Academy Sponsors Significant Black Sports Oral History Project
The period between 1955 and 1980 marked a sea tide of change throughout the United States, and especially in the states of the old Confederacy. The U.S. Supreme Court decision in June 1954 in Brown v. Board of Education marked the beginning of the end for segregated schools across the South. In December 1955 black citizens of Montgomery, Ala., began an 11-month boycott of the city’s bus system. The boycott ended in November 1956 when the Supreme Court ruled that segregated public transit was illegal.
The two decades or so following these events saw the decline and end of legal segregation across the South and the nation. By the 1970s, African Americans were being elected to public office throughout the South. Congress passed landmark Civil Rights legislation in 1957, 1964 and 1968. Congress passed the Voting Rights Act in 1965, following the events surrounding the Selma to Montgomery voting rights march and the murder of Viola Liuzzo, a white woman from Michigan who was gunned down by Klan members while transporting black marchers back to Selma.
The major professional sports leagues in the U.S. integrated between 1947 and 1954. In 1961, the venerable Southern Association, a Double-A minor league baseball team in its 66th season, disbanded after the season because of a lack of support from major league clubs. This occurred because of the refusal of its teams to field African American players. During much of that time, there was a black baseball team called the Mobile Black Bears that played at Hartwell Field on dates when the Mobile Bears Southern Association team was out of town.
College sports in the South began to integrate in 1959 when the University of Maryland had a black wide receiver on its roster. Schools across the South integrated their football and men’s basketball teams during the 1960s into the early 1970s.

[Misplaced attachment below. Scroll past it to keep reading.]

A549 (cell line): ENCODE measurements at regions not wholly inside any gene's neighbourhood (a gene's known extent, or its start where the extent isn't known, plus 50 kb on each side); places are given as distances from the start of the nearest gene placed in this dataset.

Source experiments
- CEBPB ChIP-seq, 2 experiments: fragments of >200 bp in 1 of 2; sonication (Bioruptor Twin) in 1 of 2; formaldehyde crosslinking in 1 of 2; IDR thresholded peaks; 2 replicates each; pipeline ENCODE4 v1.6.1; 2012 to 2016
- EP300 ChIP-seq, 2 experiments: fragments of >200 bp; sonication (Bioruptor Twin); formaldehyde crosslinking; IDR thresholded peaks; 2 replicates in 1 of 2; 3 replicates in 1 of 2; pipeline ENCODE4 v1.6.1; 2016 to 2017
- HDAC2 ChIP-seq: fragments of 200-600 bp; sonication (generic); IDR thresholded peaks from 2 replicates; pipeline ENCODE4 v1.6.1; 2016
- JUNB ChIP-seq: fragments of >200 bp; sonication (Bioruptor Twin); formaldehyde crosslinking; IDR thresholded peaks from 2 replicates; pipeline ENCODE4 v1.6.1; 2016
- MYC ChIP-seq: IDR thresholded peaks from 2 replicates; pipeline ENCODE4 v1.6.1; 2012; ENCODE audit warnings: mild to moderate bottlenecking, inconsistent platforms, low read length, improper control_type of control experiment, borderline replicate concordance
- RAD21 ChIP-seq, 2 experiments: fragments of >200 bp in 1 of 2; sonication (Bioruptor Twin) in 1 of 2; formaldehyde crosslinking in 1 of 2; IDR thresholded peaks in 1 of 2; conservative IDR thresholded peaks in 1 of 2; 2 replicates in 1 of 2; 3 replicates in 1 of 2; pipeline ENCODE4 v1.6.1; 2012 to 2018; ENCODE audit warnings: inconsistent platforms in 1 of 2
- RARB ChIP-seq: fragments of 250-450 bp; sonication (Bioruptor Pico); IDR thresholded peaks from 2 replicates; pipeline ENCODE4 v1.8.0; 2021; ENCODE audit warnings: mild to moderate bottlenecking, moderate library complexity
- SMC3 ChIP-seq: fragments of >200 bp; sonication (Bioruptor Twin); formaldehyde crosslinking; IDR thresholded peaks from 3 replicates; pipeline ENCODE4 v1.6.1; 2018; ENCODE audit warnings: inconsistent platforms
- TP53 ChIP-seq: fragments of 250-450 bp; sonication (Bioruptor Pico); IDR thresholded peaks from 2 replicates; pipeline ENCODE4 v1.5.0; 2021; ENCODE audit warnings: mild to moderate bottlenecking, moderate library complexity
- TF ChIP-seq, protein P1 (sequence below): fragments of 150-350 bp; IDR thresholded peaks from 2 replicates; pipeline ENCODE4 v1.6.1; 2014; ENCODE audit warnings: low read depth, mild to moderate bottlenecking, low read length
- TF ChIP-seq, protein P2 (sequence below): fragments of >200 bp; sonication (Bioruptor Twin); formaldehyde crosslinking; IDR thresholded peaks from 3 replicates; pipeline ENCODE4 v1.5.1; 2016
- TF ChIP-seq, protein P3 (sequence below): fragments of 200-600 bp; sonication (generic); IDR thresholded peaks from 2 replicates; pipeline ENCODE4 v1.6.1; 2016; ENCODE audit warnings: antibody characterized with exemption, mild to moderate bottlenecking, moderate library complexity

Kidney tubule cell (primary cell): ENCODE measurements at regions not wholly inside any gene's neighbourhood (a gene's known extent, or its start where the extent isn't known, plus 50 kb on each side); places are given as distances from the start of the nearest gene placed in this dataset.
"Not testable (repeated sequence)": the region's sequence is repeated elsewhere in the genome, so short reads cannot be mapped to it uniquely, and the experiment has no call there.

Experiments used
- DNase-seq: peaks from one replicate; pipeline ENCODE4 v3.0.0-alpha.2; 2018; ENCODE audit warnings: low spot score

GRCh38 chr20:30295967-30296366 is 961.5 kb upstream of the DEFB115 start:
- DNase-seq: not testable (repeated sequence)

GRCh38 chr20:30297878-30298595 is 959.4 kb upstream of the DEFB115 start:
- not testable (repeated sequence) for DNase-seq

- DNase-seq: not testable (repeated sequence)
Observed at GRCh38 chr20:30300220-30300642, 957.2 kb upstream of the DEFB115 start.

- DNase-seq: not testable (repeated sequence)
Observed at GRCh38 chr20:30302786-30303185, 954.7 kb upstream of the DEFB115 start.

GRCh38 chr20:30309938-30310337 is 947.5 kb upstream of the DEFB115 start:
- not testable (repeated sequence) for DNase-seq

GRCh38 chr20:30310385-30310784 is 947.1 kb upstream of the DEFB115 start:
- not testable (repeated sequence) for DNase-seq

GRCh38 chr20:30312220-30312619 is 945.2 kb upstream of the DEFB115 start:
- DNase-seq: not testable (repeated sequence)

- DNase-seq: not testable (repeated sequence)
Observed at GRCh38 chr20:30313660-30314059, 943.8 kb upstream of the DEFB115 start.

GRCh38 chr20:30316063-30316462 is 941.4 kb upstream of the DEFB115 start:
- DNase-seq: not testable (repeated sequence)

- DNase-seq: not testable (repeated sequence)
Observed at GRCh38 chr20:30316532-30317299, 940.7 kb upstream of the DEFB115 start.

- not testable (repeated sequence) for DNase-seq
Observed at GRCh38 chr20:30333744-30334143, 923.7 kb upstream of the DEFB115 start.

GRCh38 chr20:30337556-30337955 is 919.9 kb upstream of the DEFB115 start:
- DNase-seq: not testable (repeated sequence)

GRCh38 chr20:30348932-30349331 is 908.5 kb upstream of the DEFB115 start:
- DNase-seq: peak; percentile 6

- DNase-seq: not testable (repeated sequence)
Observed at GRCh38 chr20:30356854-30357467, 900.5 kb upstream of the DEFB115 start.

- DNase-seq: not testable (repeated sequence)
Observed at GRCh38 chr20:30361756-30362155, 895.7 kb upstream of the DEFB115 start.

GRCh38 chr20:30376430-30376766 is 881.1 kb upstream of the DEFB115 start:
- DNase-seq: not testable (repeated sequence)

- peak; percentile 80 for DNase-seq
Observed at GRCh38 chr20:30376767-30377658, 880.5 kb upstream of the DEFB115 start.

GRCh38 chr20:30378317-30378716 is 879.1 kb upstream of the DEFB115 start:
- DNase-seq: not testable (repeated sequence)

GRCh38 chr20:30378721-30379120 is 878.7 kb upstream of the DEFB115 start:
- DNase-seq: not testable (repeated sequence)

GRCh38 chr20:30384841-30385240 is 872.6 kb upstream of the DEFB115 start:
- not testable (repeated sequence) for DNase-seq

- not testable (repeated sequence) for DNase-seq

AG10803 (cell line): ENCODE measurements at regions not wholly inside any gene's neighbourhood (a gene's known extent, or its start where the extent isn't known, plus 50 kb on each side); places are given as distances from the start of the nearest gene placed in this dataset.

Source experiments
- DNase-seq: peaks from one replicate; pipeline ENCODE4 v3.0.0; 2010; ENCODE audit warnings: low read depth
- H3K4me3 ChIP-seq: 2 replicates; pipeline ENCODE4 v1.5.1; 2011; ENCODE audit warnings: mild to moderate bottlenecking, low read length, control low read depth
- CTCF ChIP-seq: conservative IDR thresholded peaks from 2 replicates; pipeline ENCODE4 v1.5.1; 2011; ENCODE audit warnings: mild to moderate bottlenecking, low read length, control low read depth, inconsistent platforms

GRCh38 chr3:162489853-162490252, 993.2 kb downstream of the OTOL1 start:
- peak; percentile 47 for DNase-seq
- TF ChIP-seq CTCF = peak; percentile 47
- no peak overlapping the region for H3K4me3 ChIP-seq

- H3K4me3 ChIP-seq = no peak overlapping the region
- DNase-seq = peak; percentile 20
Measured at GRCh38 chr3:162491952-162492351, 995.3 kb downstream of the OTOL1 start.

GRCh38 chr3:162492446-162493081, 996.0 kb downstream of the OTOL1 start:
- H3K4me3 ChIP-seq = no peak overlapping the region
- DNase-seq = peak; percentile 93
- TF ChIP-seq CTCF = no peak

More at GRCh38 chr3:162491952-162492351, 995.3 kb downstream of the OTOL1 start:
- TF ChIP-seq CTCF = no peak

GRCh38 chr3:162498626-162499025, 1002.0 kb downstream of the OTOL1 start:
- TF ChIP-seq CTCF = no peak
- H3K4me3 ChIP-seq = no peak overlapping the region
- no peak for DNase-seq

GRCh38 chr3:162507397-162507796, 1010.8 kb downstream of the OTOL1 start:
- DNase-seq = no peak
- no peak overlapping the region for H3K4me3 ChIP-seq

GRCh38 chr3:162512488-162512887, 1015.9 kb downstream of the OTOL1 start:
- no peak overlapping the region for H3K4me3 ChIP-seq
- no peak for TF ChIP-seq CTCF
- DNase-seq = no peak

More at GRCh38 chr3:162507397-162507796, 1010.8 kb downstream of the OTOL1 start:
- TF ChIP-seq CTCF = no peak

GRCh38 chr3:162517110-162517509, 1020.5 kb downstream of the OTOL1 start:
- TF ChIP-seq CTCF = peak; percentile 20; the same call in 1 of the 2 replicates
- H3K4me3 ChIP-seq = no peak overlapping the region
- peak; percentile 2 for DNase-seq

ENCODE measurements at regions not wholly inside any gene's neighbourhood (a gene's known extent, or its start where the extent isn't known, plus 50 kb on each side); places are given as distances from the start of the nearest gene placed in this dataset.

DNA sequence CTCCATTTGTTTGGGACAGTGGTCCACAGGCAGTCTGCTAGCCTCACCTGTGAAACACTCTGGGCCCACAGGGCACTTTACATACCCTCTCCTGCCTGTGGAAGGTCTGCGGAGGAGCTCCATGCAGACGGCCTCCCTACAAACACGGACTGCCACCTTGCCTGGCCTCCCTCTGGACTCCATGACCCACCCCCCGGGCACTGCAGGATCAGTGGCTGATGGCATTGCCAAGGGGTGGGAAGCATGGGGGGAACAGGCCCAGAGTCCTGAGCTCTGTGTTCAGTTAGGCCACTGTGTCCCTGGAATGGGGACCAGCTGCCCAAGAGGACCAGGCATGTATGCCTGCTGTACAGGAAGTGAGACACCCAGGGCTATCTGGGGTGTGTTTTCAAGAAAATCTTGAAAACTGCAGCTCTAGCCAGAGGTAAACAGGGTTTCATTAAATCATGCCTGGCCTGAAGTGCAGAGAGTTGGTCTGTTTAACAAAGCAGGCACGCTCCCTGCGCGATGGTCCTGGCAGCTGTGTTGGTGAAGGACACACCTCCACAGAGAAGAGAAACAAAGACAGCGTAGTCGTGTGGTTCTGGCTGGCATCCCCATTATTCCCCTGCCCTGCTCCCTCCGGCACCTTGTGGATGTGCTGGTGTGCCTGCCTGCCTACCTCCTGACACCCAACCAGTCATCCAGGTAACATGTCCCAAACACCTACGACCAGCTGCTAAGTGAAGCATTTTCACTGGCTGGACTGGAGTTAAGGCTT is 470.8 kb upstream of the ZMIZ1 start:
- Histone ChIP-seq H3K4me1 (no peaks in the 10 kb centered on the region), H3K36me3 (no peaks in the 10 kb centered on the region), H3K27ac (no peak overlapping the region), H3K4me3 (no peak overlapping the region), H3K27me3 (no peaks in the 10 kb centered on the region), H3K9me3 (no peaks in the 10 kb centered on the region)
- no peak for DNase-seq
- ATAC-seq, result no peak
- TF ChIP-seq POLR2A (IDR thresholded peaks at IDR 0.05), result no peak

The last major incident of this period occurred in 1979 in Mobile, Ala., when two members of the United Klan of America (UKA) killed a young African American man named Michael Donald. Both men were convicted in 1980 of murder. Mr. Donald’s mother, represented by attorneys with the Southern Poverty Law Center in Montgomery, successfully sued the UKA and eventually won ownership of a building that was the group’s only asset. This ended the last vestiges of segregation in the South.
There is an untold story waiting to be told and recorded involving African Americans who were in essence on the front lines of integration during this period. These include men like Curtis Horton, Jr. Horton graduated from the all-black Mobile County Training School (MGTS) in the Plateau community in Mobile. He went on to coach in the local school system—both before and after Mobile County public schools integrated in the late 1960s. He endured his share of poor treatment as he blazed a trail for others.
Horton was joined on the front lines by men such as Charles Rhodes, who coached at MCTS from 1951 to 1970, and Albert Terry, who coached at Williamson and Blount High Schools (also historically black schools in Mobile) both before and after integration. There are other people who have stories to tell. Some of them are names the public may have heard of, such as Cleon Jones, who is a graduate of MCTS and played for the New York “Miracle Mets” team of 1969 and is still active in the Mobile community today.
Many of these people, however, are people whose names are unknown to the general public. They were present and participated in this important piece of American history. Their memories and thoughts offer important insights into those times.